From understanding your colour palette to being realistic about how long the job will take, I've laid out several bits of advice to think about before creating art.
Know your audience
Before you even begin in the studio, make sure you have in mind who you’re making your artwork for. No one answer is correct, but having a general idea about the audience who consumes your stuff is a good way to stay focused and ensure you end up with an artwork which can be shown outside your studio. It’s okay if you purely make artwork for yourself, but perhaps you could also try and imagine other people (friends, colleagues, fans, children, etc.) that will love your art as well.
Have a self-imposed deadline
This tip took me a long time to learn and was a valuable key to working faster and with better results. Having a self-imposed deadline created an environment with a small, healthy amount of pressure to work under. If I only allowed myself 8 or 20 hours to work on a piece, it became a restriction that lead to faster decision making and consistently fresh and spontaneous artworks.
Try giving yourself a deadline to work towards on creative projects so that you can use that urgency to turn it into an energy which gives the artwork momentum. Momentum to finish it, momentum to share it, or momentum to continue promoting the work after you make it.
Choose your palette
One of my favourite steps in creating a new collection of artwork is choosing a palette. Taking the time to plan out how your colours are going to work together creates a cohesive, finished look in your on-line portfolio. You can use software for this, but I prefer to get my hands dirty using paints, pencils, or hands-on tools of choice.
If you choose a palette for new artworks, you can see your hard work pay off when all of the work is uploaded and you can see them complimenting each other by looking harmonious together.
Just as it’s important to set a deadline to make sure you propel yourself along, it’s really important to honour your artwork and give it the amount of time it needs. Don’t try and rush an ambitious new project, and realistically set aside the hours you think you will need.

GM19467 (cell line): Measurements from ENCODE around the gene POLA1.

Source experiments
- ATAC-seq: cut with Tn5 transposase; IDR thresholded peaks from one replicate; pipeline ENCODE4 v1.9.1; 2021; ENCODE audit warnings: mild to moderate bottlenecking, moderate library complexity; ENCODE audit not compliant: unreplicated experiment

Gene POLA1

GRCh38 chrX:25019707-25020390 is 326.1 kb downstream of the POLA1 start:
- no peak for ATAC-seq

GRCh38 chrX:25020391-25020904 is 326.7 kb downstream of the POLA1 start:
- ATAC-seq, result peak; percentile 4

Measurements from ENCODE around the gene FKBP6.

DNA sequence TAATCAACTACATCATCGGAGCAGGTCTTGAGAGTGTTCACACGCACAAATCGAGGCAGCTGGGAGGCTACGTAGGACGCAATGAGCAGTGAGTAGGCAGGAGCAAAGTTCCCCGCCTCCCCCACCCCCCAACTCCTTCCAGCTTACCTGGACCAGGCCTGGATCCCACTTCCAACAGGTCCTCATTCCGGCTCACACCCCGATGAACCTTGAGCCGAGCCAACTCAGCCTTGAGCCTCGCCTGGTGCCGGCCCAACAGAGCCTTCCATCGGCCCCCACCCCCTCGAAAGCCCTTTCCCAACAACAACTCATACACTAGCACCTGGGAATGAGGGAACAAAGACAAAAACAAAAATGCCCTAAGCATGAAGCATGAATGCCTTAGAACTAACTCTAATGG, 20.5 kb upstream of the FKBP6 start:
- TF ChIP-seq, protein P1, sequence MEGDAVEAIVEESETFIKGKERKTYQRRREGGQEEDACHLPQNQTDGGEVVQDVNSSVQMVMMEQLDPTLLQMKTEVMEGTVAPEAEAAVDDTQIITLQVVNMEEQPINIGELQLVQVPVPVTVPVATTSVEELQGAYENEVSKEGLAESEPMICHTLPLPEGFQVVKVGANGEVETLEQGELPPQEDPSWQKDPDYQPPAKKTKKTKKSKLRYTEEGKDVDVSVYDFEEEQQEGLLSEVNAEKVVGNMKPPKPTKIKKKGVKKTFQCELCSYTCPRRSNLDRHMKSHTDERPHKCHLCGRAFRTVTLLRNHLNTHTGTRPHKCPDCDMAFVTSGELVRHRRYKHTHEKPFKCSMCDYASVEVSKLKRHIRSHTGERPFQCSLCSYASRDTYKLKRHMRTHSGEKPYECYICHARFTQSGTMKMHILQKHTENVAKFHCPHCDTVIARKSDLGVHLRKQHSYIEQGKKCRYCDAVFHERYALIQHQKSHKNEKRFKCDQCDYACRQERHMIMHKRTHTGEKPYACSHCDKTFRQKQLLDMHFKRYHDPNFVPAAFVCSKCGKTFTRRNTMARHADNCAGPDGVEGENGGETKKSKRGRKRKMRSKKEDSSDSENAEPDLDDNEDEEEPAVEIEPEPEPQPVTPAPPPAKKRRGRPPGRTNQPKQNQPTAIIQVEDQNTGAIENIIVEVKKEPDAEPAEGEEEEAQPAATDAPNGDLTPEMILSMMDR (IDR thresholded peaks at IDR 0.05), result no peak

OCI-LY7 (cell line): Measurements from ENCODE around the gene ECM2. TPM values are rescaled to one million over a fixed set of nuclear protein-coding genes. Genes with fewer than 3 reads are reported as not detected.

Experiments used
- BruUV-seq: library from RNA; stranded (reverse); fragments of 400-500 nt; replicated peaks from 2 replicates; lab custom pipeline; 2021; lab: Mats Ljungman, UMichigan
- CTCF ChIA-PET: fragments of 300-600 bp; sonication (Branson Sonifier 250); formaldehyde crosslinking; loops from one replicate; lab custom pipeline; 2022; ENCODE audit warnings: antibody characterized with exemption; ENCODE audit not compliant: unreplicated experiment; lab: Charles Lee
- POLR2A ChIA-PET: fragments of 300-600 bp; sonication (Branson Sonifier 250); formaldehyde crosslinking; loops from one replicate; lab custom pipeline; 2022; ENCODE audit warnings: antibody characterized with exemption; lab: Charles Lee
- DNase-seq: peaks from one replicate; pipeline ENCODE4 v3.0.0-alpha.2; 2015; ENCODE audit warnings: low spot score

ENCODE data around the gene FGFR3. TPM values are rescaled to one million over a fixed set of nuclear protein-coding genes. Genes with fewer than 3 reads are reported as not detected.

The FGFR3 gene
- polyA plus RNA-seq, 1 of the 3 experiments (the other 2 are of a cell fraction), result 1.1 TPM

A freelancer friend recently said to me that I should plan a project to take “x” number of hours (let’s say 12 hours). Then I should add a third of “x” on top of the project time (another 4 hours) to allow for the unexpected things that occur when making new work. Giving yourself a third of the time you planned to polish the work if things go smoothly is also a relaxed and considered way to finish off creative projects. But remember, don’t be a perfectionist. It’s just as important to know when to say, “I’m done.”
Up-date your on-line profile page
When you’re uploading new artwork, make sure you give it the best lease on life by including proper tags, description, and an appropriate title.
Bonus : Self-promote
Think about how you’re going to spread the word about your new works. Consider whether you can make a work in progress video to tease the work to your fans. And make sure you have both your social media and real-world marketing plans square because you want to make sure all this work was worth trouble.
- by Beth Caird